In The New York Times Tamar Lewin laments the slow death of the humanities in our system of higher learning. She notes that the humanities are going by the wayside with fewer students signing up for such courses every year. But Lewin gets the reason completely wrong. She blames the recession but in fact it is the fault of our system of higher learning, not economics.
In her third paragraph, Lewin puts the locus of the blame for the slow death of the field of humanities on the economy. She claims that “the recession” has “helped turn college, in the popular view, into largely a tool for job preparation.” Administrators from coast to coast, Lewin says, are concerned about this falling interest among students.
“The future of the humanities has been a hot topic this year, both in academia and the high-culture media,” Lewin writes. “Some commentators sounded the alarm based on federal data showing that nationally, the percentage of humanities majors hovers around 7 percent — half the 14 percent share in 1970.”
The American Academy of Arts and Sciences also issued a report warning that as the emphasis on science and technology grows in our universities, funding for the humanities could suffer.
After relaying some more quotes from alarmed and aggrieved humanities professors, Lewin reiterates her blame for all this.
“Meanwhile, since the recession–probably because of the recession–there has been a profound shift toward viewing college education as a vocational training ground,” she says.
Lewin then gives us another “expert’s” quote.
“College is increasingly being defined narrowly as job preparation, not as something designed to educate the whole person,” Lewin says that Pauline Yu, president of the American Council of Learned Societies, said.
This is all wrong headed.
The fall of humanities is neither sudden nor a result of the current economic crunch. It has been a long time coming, certainly, but Lewin is sort of right about it being because of employment.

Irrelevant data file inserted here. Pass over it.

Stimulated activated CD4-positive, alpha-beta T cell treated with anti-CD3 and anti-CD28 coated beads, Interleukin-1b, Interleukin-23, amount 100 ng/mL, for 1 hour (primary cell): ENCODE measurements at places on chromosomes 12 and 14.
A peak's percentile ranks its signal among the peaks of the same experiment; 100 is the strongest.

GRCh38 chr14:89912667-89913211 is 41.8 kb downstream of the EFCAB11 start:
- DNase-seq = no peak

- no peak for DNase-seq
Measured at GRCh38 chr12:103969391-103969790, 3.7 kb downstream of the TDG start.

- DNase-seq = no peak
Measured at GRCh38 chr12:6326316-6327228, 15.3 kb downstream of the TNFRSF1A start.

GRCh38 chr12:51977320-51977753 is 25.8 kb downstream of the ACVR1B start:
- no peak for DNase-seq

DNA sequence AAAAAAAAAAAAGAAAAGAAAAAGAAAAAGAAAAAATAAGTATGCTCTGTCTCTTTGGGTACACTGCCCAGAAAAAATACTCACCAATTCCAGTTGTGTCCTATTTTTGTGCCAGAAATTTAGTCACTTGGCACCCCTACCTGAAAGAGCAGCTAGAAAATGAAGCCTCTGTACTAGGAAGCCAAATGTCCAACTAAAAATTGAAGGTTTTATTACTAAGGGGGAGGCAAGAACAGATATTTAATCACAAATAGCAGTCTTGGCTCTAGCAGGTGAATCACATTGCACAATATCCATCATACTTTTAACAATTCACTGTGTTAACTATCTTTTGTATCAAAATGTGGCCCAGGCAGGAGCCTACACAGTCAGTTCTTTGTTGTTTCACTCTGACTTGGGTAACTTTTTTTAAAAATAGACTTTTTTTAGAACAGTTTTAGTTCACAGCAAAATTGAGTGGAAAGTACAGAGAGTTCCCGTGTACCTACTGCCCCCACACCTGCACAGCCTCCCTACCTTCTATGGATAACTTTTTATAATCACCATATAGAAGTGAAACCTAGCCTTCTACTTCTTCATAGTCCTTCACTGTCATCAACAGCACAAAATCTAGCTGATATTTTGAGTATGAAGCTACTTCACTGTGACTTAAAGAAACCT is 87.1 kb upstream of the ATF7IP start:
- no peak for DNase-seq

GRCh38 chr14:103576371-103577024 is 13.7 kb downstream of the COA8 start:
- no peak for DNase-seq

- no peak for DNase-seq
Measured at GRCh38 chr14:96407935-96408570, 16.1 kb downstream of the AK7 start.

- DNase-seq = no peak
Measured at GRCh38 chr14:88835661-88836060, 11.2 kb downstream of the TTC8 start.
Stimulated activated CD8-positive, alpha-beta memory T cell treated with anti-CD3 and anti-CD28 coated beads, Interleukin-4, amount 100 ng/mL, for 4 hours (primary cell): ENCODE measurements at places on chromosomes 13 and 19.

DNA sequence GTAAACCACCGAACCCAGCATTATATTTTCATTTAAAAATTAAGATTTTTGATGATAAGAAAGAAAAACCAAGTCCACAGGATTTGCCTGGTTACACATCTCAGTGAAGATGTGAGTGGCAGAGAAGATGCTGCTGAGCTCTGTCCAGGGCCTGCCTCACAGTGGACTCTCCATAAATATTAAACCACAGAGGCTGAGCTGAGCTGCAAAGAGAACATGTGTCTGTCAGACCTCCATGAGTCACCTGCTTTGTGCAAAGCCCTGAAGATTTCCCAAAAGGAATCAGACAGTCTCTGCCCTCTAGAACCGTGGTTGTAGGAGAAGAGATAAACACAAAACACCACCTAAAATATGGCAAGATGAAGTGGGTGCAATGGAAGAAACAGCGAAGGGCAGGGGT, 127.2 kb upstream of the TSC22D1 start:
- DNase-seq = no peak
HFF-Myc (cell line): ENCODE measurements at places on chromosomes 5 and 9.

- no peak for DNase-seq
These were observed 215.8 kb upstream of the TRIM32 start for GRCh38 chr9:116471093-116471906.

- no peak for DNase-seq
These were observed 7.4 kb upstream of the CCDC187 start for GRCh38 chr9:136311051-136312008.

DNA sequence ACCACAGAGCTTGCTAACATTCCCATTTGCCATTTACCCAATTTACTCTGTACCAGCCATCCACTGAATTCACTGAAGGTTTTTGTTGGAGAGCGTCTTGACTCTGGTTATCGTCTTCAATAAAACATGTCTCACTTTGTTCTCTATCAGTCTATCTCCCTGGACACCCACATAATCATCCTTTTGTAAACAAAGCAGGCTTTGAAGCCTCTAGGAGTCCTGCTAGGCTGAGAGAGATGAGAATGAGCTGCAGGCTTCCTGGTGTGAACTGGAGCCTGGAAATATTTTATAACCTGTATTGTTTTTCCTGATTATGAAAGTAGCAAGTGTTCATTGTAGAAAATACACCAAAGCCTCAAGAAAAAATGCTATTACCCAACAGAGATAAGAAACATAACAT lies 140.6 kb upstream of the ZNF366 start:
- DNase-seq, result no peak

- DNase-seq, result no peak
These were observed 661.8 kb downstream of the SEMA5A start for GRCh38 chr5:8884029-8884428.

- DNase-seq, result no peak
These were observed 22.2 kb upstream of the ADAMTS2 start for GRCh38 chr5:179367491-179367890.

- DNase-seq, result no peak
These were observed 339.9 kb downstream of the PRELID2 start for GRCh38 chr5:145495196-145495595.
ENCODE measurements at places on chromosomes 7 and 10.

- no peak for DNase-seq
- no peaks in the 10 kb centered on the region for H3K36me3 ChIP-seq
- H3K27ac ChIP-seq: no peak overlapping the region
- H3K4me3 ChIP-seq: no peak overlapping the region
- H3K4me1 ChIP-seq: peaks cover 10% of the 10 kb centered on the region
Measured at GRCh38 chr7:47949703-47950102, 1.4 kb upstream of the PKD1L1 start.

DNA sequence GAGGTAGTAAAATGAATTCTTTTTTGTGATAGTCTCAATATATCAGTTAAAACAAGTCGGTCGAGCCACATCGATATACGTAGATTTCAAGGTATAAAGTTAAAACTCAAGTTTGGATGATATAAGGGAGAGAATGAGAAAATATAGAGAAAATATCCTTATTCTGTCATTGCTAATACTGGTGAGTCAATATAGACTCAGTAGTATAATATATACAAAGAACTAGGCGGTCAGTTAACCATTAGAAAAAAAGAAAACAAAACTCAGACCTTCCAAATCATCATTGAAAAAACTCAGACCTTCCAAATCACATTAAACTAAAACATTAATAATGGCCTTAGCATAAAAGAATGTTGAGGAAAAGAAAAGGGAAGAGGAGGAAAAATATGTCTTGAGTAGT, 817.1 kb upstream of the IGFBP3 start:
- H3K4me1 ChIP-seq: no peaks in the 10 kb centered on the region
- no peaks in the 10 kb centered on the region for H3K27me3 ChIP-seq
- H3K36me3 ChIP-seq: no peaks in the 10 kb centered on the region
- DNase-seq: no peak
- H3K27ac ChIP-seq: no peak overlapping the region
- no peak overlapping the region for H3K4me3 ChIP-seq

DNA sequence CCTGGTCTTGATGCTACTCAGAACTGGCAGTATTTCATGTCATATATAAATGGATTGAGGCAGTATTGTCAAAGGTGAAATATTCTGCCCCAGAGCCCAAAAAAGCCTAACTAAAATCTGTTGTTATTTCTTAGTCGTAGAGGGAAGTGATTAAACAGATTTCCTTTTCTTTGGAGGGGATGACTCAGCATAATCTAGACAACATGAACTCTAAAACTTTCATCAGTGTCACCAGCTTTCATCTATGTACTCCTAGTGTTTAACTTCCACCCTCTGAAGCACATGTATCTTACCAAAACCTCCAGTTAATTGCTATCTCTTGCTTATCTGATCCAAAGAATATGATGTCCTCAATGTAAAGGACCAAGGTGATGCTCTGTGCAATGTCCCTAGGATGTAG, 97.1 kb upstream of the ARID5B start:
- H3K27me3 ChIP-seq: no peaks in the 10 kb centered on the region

To see where this happened we have to go back to post WWII America. The GI Bill was all the rage and people who would never have attended college in the past were flooding to our institutes of higher learning.
This was a catalyst of sorts for what came next for as the decades progressed businesses began to require college degrees for more and more jobs–even at entry level. And as more and more businesses added these requirements to the criteria for new hires, the importance of college grew in a sort of dog-chasing-its-tail way.
This pushed students into business mode, it caused them to weigh what classes would get them a job at the businesses that are now demanding college degrees when in decades past they never did.
The result is that the humanities have suffered.
After all, who needs some aging hippie telling him that the USA is evil, that socialism is good and right and how to write and/or read the great American novel when none of that is going to help a student get a job at Apple Computer, or General Electric?
In essence, as our institutes of higher learning convinced more and more Americans that college was a must and as businesses began to drink that kool aide, the humanities became a victim to the very success of the growth of college as an important tool for employment-minded youth (and everyone else, for that matter).
One final point. College used to be a polishing stone for fine young people used to help hone them to become future leaders of the nation. Young people went to college to learn the great books, to imbibe the heady froth of philosophy, to inculcate western civilization, to learn to write well and appreciate what was written.
College used to be something that only the upper crust indulged as everyone else was far too busy trying to make ends meet.
In an atmosphere like that, no wonder that the humanities were highly prized and eagerly sought after.
But now that just everybody goes to college and it is used as a sign that applicants for even the lowest entry level job is worthy of consideration, it is totally logical that “unnecessary” things like the humanities is finding itself on the outs.
So, Lewin is wrong. It has nothing to do with today’s failing Obama economy. The fall of the humanities have been a long time coming and it really is the fault of their own institutions.
The old hippies that run these departments should retire to their generous pensions while they are still there to be gotten and before the higher education bubble breaks and deflates every college and university in the country.